How We Work
“Community-based” simply means health care for the community, by the community – in a word, empowerment. AMOS works by invitation only, meaning that we only serve communities that request our services. Once a community has asked for assistance, AMOS comes alongside and helps the community to identify local leaders who will take up the cause of good health. These local leaders then form a health committee, which works in conjunction with a health promoter. The health promoter is an individual who receives basic medical training in order to provide treatment, medicine, and preventive care. Together, the committee and the promoter help to care for every individual in their community, with special attention given to the most vulnerable people.
Census-based health care is a crucial component of AMOS’ core methodology that helps to ensure equitable aid distribution while also facilitating community organization. It begins with the attitude: “Everyone is counted and every one counts.” Each year, the health committee goes to every single house in their community, counting the number of people in each family and taking special note of individuals with increased risk factors including pregnant/nursing mothers, newborn infants, and patients with chronic disease. This data allows the community to gain a better picture of the overall health situation, which in turn creates opportunities for action and quantifiable interventions which ultimately result in improved health.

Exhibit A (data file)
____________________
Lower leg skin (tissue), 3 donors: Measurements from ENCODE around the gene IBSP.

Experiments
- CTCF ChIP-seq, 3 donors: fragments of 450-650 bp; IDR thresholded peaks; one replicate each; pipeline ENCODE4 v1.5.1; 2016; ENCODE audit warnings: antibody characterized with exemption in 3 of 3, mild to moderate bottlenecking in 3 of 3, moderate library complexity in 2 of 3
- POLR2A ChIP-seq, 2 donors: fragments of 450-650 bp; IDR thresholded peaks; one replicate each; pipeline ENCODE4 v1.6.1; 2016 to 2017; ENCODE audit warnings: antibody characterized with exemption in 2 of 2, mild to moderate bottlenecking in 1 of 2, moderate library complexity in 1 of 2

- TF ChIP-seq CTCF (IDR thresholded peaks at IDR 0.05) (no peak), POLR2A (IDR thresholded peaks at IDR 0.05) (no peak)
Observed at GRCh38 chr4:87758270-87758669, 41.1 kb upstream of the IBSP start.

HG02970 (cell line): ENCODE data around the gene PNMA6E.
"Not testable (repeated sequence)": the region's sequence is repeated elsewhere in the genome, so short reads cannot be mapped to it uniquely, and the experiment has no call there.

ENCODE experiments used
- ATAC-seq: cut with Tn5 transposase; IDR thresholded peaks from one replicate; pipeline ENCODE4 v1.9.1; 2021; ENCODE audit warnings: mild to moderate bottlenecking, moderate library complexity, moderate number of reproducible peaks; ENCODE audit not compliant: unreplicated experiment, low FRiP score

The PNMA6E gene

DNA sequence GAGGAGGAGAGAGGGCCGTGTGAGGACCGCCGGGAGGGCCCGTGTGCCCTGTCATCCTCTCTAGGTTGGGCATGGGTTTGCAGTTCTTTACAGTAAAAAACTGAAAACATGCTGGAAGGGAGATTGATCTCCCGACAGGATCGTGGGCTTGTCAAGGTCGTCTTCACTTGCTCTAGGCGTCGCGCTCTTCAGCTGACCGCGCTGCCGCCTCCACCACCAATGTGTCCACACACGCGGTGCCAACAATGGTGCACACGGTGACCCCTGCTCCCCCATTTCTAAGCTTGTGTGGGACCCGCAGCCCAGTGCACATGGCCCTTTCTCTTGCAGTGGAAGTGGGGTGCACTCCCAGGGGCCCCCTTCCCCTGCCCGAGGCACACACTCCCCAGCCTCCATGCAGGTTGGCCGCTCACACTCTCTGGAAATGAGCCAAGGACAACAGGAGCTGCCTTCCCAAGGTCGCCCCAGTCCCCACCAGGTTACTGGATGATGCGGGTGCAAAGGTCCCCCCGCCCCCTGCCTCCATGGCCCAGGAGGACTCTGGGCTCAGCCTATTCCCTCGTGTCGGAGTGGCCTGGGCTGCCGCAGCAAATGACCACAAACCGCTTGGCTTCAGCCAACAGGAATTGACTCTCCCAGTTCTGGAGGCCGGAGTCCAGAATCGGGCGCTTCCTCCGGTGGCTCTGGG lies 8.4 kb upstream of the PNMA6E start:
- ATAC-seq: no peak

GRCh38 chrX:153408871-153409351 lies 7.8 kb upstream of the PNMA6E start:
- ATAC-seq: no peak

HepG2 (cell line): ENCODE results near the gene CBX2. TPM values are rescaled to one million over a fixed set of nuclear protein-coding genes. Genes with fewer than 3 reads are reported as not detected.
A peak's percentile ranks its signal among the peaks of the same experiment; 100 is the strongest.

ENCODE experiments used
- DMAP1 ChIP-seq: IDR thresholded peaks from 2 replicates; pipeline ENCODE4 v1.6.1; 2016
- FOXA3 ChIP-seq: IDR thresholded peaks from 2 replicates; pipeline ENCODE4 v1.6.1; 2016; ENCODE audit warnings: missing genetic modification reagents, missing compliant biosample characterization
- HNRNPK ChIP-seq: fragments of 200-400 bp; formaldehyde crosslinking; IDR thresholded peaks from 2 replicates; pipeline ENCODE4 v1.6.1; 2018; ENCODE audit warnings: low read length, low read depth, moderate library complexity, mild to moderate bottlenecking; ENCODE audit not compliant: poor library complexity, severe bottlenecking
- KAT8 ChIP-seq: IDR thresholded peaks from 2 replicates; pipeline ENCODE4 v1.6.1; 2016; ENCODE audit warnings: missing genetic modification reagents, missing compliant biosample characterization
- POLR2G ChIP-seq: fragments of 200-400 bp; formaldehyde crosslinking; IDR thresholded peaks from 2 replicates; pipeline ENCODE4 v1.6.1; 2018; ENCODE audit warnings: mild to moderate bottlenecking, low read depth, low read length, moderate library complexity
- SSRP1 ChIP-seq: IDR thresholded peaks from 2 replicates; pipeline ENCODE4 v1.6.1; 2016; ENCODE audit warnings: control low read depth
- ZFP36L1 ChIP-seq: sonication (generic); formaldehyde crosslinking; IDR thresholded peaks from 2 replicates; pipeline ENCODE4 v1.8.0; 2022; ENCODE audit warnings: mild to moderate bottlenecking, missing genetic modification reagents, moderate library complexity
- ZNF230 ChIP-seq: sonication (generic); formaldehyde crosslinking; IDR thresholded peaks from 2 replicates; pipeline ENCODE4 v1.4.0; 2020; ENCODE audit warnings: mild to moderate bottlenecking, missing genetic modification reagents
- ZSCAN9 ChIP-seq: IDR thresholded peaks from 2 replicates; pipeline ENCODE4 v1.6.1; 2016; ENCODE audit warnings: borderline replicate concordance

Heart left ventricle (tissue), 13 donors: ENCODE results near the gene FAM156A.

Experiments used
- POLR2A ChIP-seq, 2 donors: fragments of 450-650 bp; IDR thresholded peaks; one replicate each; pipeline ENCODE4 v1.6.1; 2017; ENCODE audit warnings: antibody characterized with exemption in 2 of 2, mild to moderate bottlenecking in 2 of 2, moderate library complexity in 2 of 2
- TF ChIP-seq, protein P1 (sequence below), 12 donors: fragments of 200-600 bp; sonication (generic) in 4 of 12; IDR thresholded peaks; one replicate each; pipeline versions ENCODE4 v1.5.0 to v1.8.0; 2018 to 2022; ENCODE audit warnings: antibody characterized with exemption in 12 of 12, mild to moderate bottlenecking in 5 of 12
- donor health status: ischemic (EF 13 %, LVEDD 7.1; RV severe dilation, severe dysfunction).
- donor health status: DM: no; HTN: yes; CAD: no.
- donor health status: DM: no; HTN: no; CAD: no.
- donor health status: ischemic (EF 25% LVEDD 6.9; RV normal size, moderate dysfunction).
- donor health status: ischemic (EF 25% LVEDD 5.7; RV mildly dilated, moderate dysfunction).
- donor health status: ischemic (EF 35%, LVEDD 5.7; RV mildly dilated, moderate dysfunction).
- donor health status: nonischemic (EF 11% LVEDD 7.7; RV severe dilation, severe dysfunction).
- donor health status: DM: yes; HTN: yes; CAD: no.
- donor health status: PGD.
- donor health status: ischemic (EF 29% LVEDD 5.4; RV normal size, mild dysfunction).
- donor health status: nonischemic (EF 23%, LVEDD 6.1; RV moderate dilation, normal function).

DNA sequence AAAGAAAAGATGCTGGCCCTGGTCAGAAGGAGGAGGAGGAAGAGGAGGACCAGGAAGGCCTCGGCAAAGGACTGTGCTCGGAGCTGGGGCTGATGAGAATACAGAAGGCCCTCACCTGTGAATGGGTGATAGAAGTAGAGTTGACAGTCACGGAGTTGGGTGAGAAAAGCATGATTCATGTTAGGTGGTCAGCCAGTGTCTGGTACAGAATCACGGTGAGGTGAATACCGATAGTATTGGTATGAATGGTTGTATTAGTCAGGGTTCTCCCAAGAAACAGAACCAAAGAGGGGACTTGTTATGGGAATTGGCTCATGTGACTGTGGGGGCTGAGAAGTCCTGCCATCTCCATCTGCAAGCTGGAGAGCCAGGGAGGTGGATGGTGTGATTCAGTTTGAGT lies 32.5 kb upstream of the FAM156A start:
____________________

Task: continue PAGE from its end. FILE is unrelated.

Knowledge for the people and by the people is one of our mottos at AMOS. We strive to help people in the communities to be their own investigators, to determine their priorities, conduct their own research in partnership with AMOS and others, and create plans for action to improve the health of their communities. At AMOS, we see ourselves as long term co-learners and partners to collectively work towards healthier communities.
AMOS seeks systemic change at the legislative and policy level via a three-way partnership with 1) the government (MINSA – Nicaraguan National Ministry of Health), 2) local leaders and 3) non-government organizations (AMOS). For more information on the nature of this partnership, we recommend reading Just and Lasting Change by Daniel and Carl Taylor (Johns Hopkins University Press, 2002). Coordination with MINSA (National Ministry of Health): Vaccination campaign, census sharing.
AMOS is a faith-based organization. All of our work flows out of the conviction that God cares for the poor and that His heart is for compassion, healing and justice.